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Saturday, May 18, 2024
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SEC Levels Charges Against Five Former City Officials

The Securities and Exchange Commission filed securities fraud charges April 7 against five former San Diego city officials, including former City Manager Michael Uberuaga and former Auditor and Comptroller Edward Ryan, for their roles in filing inadequate financial disclosures in 2002 and 2003.

Revelations of the non-disclosures in bond documents spurred extensive investigations into the city’s finances, and resulted in an ongoing financial crisis that has decimated the city’s credit and prevented the city from issuing public bonds since 2004.

The SEC charged the former officials for failing to disclose to investors the full story involving a $1.4 billion deficit in the city’s employee pension fund, as well as a $1.1 billion deficit in its retiree health plan fund.

The complaint filed in federal district court in San Diego on April 7 names three other defendants: former Deputy City Manager for Finance Patricia Frazier; former Assistant Auditor and Comptroller Teresa Webster; and former City Treasurer Mary Vattimo.

Uberuaga served as the city manager from 1997 to 2004 under then-Mayors Susan Golding and Dick Murphy.

According to the complaint, the five former officials knew that the city had been intentionally under-funding its pension plan and that the under-funding would grow from $284 million in its 2002 fiscal year to an estimated $2 billion by 2009.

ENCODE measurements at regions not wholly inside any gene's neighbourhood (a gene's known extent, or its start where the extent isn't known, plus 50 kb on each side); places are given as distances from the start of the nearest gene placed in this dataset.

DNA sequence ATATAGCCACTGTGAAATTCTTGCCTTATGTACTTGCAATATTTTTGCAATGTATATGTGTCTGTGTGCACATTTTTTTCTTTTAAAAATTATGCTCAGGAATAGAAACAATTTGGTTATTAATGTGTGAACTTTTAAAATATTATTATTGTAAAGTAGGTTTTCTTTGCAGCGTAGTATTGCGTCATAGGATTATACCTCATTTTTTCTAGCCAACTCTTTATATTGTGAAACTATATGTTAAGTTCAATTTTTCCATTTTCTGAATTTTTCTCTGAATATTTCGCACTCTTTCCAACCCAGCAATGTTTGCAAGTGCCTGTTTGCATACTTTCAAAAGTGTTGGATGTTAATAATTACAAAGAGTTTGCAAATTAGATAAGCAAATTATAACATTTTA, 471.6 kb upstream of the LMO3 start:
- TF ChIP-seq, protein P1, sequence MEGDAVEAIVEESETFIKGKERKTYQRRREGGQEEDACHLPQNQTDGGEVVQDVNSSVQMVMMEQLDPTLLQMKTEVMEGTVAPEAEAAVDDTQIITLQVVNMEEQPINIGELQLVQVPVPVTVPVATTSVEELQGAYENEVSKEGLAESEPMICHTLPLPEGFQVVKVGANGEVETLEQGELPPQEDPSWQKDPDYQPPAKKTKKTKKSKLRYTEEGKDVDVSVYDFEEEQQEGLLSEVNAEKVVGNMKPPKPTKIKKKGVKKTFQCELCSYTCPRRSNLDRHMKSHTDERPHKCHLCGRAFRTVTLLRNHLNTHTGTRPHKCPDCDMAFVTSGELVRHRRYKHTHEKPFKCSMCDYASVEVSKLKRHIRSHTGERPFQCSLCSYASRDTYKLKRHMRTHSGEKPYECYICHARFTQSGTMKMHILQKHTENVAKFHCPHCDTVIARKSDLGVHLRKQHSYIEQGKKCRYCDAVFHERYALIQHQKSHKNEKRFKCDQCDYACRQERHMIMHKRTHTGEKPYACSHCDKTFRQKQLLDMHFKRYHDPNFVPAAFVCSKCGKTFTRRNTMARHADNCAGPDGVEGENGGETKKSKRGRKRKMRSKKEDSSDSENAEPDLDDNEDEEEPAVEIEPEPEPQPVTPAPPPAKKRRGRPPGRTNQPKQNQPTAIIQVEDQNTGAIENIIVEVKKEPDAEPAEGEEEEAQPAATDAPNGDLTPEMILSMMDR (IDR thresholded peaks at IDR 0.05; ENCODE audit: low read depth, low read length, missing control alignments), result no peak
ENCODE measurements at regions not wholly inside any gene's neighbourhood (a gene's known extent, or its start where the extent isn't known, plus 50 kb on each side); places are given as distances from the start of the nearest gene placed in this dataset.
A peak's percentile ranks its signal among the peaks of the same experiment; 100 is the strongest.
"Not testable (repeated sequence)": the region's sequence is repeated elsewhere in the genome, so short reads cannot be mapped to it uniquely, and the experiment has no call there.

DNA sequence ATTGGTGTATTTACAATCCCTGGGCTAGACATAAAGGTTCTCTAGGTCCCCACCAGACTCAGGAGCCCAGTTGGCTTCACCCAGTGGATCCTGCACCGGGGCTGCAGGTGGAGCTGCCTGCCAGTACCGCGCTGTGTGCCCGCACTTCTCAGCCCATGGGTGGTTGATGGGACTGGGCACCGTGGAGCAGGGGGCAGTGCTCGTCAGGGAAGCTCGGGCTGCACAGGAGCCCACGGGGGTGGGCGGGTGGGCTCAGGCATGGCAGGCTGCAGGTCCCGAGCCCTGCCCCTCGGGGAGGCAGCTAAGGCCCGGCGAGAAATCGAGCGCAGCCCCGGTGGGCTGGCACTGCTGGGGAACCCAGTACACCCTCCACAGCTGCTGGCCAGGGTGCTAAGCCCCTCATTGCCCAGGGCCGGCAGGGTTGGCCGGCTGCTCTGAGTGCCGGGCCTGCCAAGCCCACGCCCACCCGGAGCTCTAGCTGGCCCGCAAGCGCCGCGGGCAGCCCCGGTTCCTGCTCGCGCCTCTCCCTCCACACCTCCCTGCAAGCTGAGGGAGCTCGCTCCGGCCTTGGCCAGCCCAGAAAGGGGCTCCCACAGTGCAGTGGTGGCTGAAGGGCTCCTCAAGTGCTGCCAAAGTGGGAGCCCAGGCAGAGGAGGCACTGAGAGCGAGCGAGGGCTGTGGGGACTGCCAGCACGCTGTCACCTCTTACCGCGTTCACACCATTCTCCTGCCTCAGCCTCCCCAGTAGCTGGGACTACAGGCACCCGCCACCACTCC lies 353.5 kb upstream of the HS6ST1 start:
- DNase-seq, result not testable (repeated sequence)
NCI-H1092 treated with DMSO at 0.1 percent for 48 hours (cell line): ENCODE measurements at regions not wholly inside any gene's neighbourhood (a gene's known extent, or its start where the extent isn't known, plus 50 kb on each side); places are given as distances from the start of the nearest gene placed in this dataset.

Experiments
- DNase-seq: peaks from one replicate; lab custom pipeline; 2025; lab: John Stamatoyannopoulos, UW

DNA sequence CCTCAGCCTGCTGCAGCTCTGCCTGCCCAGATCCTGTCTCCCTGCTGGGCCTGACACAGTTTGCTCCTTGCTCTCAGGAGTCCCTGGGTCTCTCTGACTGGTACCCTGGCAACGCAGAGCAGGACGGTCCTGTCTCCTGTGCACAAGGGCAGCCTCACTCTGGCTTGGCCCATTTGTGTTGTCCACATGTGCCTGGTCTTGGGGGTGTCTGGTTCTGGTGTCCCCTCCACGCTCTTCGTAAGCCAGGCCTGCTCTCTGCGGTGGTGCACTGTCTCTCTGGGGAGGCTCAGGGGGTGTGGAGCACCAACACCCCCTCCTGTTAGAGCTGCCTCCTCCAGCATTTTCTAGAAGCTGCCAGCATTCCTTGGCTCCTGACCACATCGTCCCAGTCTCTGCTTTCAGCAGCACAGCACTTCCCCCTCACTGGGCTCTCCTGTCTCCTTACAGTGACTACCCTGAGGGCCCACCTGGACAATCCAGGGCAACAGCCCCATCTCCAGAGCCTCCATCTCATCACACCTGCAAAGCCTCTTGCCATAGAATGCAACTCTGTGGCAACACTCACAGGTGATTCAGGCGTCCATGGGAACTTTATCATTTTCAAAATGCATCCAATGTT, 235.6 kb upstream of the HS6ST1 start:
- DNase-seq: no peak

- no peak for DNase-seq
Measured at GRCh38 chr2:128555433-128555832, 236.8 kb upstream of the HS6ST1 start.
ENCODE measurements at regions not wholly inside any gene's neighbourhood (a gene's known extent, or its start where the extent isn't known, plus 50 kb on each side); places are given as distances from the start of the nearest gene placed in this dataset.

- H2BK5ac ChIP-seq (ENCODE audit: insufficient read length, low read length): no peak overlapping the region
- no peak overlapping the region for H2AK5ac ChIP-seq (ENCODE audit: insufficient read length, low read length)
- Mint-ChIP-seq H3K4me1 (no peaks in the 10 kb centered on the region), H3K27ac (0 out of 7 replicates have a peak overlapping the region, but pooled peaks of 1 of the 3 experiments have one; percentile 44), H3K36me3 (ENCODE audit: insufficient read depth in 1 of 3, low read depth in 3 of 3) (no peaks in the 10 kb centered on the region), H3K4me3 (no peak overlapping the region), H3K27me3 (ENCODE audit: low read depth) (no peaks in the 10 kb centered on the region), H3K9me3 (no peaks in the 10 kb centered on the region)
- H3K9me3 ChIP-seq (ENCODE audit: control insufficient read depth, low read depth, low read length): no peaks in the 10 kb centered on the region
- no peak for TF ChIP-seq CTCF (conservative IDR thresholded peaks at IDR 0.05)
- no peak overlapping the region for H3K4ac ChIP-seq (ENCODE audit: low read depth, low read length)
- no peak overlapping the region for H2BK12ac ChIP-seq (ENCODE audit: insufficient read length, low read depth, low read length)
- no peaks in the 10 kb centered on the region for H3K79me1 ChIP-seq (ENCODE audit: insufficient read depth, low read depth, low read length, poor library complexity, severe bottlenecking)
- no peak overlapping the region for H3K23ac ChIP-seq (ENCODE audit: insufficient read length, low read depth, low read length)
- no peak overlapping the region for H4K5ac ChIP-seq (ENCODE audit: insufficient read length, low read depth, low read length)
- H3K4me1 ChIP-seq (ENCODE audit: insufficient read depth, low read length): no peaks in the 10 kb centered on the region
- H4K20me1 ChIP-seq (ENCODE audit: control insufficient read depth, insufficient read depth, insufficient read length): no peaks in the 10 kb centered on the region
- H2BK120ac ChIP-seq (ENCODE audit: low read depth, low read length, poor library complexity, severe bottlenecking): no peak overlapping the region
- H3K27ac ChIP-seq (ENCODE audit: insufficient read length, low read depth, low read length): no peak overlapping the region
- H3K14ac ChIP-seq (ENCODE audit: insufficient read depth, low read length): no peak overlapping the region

Rosiland Tyson, acting regional director for the SEC’s Los Angeles office, said in a press statement: “Despite knowing of the city’s substantial pension and retiree health care liabilities, these five former San Diego officials failed to disclose what they knew to municipal securities investors. Their actions not only jeopardized the investors, but also compromised the interests of the city’s citizens and its current and future retirees.”

The SEC previously entered into an order sanctioning the city for committing securities fraud by failing to disclose to the public important information about the pension and retiree health care obligations in the sale of bonds in both 2002 and 2003. The city agreed to cease and desist from future securities fraud violations and to retain an independent consultant for three years to oversee the disclosure activity.

The SEC also previously settled a civil injunctive action for fraud against the city’s former outside auditors, Thomas Saiz and Calderon, Jaham & Osborn.

, Mike Allen

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